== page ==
Ephesus - (Show on the Map) - The ruins of Ephesus take on a value and a special significance among the numerous sites of an archaeological interest. This is due to its inestimable artistic patrimony, its titanic heritage of history and culture, and the inexhaustible beauty and charm of its archaeological site.
The original site of Ancient Ephesus was most likely established on the Aegean coast, on the shores of that sea which today is located 8 km. away from the archaeological excavations. Over the centuries, in fact, the rubble brought onto the plain of the "Kucuk Menderes" has enlarged the alluvial plain surrounding the archaeological zone, leaving behind in actual fact the shores of the Aegean.
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In Roman times it was situated on the northern slopes of the hills Coressus and Pion and south of the Cayster (Kucuk Menderes) River, the silt from which has since formed a fertile plain but has caused the coastline to move ever farther west. In Roman times a sea channel was maintained with difficulty to a harbour well west of Pion. By late Byzantine times this channel had become useless, and the coast by the mid-20th century was three miles farther west.
Sections of Ephesus Guide:
Ephesus is considered one of the great outdoor museums of Turkey, in fact perhaps of the world. It is located on the south of Izmir's Selcuk county. The links of Ephesus with the Amazons and the myths had survived throughout history.
This semi-circular structure, known also as the Small Theatre. According to an inscription unearthed, it was built as a bouleuterion (council chamber) around 150 A.D. by Publius Vedius Antonius and his wife FlaviaPapiana.
In the Augustan era, the spread of Imperial-Roman cults was by then a fact in many provinces of Asia Minor. The cult of the Emperor was alive in Nicomedia and in Pergamum, together with that of the Goddess Rome.
The prytaneion was constructed in the 3rd century B.C. and attained its final shape during the reign of Emperor Augustus. After it was destroyed for various reasons, its columns and some of its other architectural elements were used in the construction of the Scholastika Baths.
This is located to the east of Domitian Square, next to the western side of the Agora. With its wide and high arch which supports the triangular pediment and its small pool, it is quite an appealing structure.
Ephesus was granted the temple wardenship for the first time by Emperor Domitian (81-96). The temple dedicated to him was built on a terrace measuring 50 by 100 meters on the south side of Domitian Square.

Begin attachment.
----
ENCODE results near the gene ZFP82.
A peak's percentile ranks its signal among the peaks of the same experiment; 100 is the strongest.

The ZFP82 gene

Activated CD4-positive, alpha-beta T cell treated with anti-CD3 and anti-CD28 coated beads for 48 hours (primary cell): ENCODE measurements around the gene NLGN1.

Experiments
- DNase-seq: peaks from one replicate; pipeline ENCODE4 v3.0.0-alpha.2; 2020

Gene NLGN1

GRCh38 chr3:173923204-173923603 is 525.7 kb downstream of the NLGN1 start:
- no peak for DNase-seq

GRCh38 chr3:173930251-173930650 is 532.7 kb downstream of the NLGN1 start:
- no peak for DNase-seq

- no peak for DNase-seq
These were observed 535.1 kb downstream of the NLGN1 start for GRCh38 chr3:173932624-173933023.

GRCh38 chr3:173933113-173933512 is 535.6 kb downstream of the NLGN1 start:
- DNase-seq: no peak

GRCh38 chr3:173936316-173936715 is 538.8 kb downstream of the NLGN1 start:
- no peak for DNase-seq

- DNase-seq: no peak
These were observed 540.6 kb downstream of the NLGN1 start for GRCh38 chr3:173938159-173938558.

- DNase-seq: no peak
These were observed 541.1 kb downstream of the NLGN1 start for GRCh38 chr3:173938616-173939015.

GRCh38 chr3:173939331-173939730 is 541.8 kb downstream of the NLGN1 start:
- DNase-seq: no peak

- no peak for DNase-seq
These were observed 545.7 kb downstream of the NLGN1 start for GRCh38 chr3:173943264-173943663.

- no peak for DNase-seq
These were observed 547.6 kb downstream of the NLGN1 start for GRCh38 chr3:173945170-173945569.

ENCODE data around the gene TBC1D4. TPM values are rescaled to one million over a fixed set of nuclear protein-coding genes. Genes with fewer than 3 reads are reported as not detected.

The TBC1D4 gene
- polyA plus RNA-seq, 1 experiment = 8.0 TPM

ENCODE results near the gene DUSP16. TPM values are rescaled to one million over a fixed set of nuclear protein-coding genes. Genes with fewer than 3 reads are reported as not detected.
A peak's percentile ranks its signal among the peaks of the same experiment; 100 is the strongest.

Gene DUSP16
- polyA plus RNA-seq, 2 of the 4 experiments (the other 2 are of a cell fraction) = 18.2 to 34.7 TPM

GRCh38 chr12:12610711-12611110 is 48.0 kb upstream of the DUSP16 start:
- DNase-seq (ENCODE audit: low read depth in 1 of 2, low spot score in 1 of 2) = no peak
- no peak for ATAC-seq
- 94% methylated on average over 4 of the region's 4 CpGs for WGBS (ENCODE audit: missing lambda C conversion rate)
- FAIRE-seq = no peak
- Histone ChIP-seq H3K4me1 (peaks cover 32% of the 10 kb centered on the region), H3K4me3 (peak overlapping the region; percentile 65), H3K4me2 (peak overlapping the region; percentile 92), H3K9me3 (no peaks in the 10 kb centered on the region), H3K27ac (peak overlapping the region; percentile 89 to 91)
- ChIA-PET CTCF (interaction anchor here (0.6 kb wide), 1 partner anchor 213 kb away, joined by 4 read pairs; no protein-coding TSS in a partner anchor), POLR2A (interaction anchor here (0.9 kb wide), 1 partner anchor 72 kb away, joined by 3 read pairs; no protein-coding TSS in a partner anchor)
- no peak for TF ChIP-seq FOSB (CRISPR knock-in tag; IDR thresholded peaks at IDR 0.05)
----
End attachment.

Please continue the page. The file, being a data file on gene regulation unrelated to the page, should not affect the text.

The gate is located at the beginning of Curetes Street. It is a two-storeyed edifice. In the lower storey there is a wide arched passageway, and in the upper storey there are six columns in a row.
In mythology, the Curetes were known as semi-deities. Later "Curetes" referred to a class of priests in Ephesus. Mary inscriptions about the Curetes were discovered in different locations in Ephesus, especially at the Prytaneion.
Along the Curetes Street, in a wonderful succession of ancient ruins, sculpted pillars decorated with sculptural figurations, we can see reconstruction on a reduced scale of one of the most remarkable Ephesian monuments.
This is the one of the most attractive edifices on the Curetes Street, and it must have been built at the latest by the year 138. The temple is consist of a monumental pronaos and a small, bare cella.
The latrina built in the first century A.D. are the public toilets of Ephesus. The toilets were ranged side by side with no partition between them. In the middle was a square pool. The floor was paved with mosaics.
12- Hillside Houses
From the opposite part of the Temple of Hadrian the interesting complex of the so-called "Houses on the slope" faces out onto Curetes Street. These houses were inhibated by the most qualified and wealthy social class and for this reason they are also known as "houses of the rich" or "palaces on the slopes" .
13- Ephesus Library
The building is made of very good marble and decorated with figures of Eros, Nike, rosettes and garlands in relief . The building reflects the characteristics of the age of Emperor Hadrian.
14- Marble Street
This street, which practically constitutes the entrance to the theatre for anyone coming from the Library of Celsus, goes along the western slopes of Mount Panayir, in a zone of considerable architectural interest.
15- Ephesus Theatre
The theatre built on the slopes of Mount Panayir was constructed during the reign of Lysimachos and later it was altered many times. Like all the other ancient theatres, the theatre consisted of three main section.
16- Harbour Street
Harbour street is 500 meters long and 11 metes wide. On both side of the street there were covered particos. These particos, which were reserved for pedestrians, had the function of protecting them from the bad weather and hosted shops in the inner part.
The Museum of Ephesus is in the district of Selcuk, and displays works of art found in the excavations in Ephesus since 1964. The museum was enlarged in 1976 with new buildings and thus reached its present state.
18- Goddess Artemis
Artemis is known as the goddess of the night, the huntress, the goddess of fruitfulness, the goddess of childbirth, Lady of the Beasts, the woodland goddess, the bull goddess,